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    #1

    Bewonder?

    Hi there

    I saw a press conference with the Danish Foreign Minister and the US Secretary of State, where the Danish Minister said:

    "I have always been a great bewonder of American culture." (btw do you English speakers understand the meaning of it?)

    Which of course in proper English is baloney. But then I heard that "bewonder" could be used as a verb meaning the same as "admire". So is that true? And would you understand if I used it?

    For instance:
    "I have always bewondered his footballing skills!"

  1. JohnParis's Avatar
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    #2

    Re: Bewonder?

    Bewonder is not in my dictionary and just typing it here activates the spell-check.
    Maybe back when the Vikings were sailing the seas, bewonder was a word in current use, but I have not heard it in my lifetime.

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    #3

    Re: Bewonder?

    [QUOTE=lo2;841919]

    NOT A TEACHER


    (1) Dictionary.com says that "bewonder" is an obsolete verb meaning "to fill with

    wonder" or "to wonder at."

    (2) I went to the Google "books" section and found many older references, such as:

    "It is a Thing to be bewonder'd at." -- The Pilgrim's Progress (1755), John Bunyan.

    (When I was a child, many of us read that book.)

    "I bewonder at thy impatience." -- All the Year Round (1878), Charles Dickens.

    (3) While reading the examples, I noticed that the word appears in a foreign language

    which I think (repeat: "think") is Dutch. If I am not mistaken, your extremely beautiful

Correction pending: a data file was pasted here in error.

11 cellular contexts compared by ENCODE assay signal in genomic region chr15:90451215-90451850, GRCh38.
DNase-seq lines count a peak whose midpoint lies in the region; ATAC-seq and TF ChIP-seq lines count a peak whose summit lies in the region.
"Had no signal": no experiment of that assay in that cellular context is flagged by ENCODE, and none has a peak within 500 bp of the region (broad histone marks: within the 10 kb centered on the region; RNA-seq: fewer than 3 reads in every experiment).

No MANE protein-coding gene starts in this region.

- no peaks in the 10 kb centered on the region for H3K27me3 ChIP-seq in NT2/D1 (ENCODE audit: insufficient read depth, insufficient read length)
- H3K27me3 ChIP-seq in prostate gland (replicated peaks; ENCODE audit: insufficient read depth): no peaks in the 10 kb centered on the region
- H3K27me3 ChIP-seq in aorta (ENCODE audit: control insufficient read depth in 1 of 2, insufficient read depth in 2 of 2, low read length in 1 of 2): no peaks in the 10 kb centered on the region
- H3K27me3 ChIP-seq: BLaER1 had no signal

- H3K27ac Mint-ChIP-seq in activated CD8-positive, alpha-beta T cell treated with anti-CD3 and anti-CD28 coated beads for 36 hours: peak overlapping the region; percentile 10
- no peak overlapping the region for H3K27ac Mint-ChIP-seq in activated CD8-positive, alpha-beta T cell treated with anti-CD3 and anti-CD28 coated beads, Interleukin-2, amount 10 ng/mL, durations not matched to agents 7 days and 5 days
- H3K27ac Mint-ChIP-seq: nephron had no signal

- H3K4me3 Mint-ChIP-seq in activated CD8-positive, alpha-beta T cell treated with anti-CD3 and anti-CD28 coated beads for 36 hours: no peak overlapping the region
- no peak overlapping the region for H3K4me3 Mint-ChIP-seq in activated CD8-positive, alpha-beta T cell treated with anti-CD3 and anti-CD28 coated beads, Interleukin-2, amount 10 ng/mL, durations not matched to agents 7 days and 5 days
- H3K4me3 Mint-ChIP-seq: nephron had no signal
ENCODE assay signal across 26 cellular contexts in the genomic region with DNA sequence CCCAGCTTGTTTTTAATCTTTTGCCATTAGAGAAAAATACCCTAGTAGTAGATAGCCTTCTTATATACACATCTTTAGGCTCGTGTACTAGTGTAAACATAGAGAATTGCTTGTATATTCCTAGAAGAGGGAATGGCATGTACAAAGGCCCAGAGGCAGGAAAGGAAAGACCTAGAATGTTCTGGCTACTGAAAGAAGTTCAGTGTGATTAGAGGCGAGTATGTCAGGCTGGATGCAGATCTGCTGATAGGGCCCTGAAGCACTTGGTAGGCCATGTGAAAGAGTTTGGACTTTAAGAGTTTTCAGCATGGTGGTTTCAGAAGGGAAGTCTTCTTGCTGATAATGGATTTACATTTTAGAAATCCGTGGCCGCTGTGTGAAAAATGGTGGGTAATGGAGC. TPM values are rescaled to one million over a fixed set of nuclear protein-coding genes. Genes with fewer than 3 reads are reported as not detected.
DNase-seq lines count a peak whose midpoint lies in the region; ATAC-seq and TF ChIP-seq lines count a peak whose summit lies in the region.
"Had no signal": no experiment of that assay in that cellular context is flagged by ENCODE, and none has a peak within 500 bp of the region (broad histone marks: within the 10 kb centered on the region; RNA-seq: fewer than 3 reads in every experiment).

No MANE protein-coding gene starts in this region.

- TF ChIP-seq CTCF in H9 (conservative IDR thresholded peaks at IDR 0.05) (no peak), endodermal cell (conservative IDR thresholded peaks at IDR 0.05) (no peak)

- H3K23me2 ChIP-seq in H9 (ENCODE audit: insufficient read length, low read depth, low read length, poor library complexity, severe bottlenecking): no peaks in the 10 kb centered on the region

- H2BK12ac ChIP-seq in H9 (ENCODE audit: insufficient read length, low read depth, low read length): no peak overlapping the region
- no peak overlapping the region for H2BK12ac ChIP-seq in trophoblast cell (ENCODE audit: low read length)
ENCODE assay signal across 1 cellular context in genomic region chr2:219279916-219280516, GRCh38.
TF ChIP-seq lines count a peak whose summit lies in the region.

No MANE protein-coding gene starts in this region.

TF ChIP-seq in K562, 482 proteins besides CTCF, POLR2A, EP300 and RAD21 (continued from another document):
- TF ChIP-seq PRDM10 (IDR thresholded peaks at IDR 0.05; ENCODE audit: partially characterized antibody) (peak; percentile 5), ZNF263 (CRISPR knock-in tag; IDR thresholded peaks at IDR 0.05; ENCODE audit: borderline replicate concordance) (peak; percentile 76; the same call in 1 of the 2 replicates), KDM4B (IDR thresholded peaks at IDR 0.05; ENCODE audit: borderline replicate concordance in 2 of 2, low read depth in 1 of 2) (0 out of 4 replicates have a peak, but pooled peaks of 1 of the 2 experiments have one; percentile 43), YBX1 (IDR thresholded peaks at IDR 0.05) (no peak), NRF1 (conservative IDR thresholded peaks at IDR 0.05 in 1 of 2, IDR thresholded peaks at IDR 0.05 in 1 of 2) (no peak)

and delightful country of Denmark is near the Netherlands.

    (4) Thank you for teaching me a new word.

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    #4

    Re: Bewonder?

    Whilst bewonder is listed in some dictionaries (not all of which state that it is obsolete), it is only shown as a verb, never as a noun as it appears in post #1.

    Rover

  2. BobK's Avatar
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    #5

    Re: Bewonder?

    Even then, the|Danish Foreign Minister should have said 'I have always been a bewonderer...'

    There are lots of be-<verb> verbs that are less archaic - such as 'behold' (less archaic, but still pretty mannered), 'beware'*, etc. Possibly these words have roots in Old Norse, and there are several faux amis of this kind in Danish.

    b
    PS *Dodgy example, I think, as the 'ware' bit looks Romance to me.

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    #6

    Re: Bewonder?

    Quote Originally Posted by Rover_KE View Post
    Whilst bewonder is listed in some dictionaries (not all of which state that it is obsolete), it is only shown as a verb, never as a noun as it appears in post #1.

    Rover
    That is also why I pointed to the fact that, the sentence where bewonder is used as a noun, is baloney...

    But thanks a lot for the responses, as always you guys are just great, I truly bewonder you! :D

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